F. GREGORY GAUSE III – How can the international community understand Saudi Arabian politics?
In 2000, you wrote in Foreign Affairs that “America must push the Saudis toward privatization and fiscal reform. The House of Saud must get its house in order.” How have the US wars in Iraq — and perhaps less importantly, in Afghanistan — changed the way in which American policymakers interact with the Saudis?
The most important change is due to neither the War in Iraq nor Afghanistan, but to the September 11, 2001 attacks. In the American-Saudi relationship, 9/11 pushed to the top of the priority-list the issues of terrorism and counterterrorism. This has been a very sensitive topic; fifteen of the nineteen hijackers, and Osama bin Laden, were from Saudi Arabia. For some time the Saudis have encouraged the spread of the conservative interpretation of Islam — the state religion in Saudi Arabia and in many countries across the Muslim world — and that contributed, unintentionally, to the rise of the Jihadist movement.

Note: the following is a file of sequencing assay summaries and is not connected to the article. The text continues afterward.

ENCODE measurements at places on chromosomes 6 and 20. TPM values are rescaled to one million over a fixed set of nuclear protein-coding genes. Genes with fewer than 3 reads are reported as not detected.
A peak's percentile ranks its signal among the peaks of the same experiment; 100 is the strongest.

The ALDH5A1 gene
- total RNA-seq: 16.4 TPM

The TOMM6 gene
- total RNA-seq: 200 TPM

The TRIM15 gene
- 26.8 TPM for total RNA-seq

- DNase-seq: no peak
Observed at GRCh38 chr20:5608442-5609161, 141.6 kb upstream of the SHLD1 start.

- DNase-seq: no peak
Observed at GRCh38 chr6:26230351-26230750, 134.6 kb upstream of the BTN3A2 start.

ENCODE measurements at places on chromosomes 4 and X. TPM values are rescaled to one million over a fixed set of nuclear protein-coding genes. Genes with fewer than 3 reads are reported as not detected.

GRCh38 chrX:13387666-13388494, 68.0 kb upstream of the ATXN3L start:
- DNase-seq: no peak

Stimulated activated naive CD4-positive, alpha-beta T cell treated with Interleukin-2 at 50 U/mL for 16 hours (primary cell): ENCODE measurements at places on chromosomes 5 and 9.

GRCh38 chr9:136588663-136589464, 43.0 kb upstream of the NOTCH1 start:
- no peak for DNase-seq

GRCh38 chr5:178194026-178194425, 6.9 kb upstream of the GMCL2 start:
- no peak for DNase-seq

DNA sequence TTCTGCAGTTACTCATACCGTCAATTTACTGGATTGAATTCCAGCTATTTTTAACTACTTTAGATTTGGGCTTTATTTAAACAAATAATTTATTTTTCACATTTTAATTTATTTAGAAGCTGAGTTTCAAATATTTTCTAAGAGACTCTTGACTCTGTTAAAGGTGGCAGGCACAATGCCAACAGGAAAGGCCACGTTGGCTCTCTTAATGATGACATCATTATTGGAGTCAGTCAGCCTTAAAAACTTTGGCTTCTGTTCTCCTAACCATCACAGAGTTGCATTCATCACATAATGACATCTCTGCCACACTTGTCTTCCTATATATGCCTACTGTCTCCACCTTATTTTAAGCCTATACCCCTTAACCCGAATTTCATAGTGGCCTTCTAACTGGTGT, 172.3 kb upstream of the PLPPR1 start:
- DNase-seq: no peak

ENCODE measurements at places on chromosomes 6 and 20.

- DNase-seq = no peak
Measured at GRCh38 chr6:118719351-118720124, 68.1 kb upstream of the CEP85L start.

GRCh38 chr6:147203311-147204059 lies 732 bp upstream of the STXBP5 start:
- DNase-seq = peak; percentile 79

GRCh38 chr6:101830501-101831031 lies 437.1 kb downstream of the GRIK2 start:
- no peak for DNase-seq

After 9/11, the United States was very interested in pushing the Saudis to confront this issue. And particularly after Al Qaeda began to turn on the Saudis themselves — in 2003 Al Qaeda began launching attacks inside the country — the Saudi regime did turn against Al Qaeda as a security threat but also on the ideological front. They used their networks in the Muslim world to rebrand their version of Islam, and refute Osama bin Laden’s interpretation.
Saudi Arabia is often seen as one of the few stable countries in a region in flux. Has the Saudi leadership responded to the regional upheaval during the last decade, namely the destruction of Iraq and the rise of a nuclear-aspirant Iran — is the country as stable as it appears to the West?
It is fairly stable domestically. It lived through the Arab Spring in 2011 when all sorts of regimes in the neighborhood were convulsed with domestic upheavals, including neighboring states like Bahrain, Yemen, Egypt, and now Syria. The Saudis once again proved that a combination of high oil prices and their own particular brand of politics has been enough to stabilize the regime.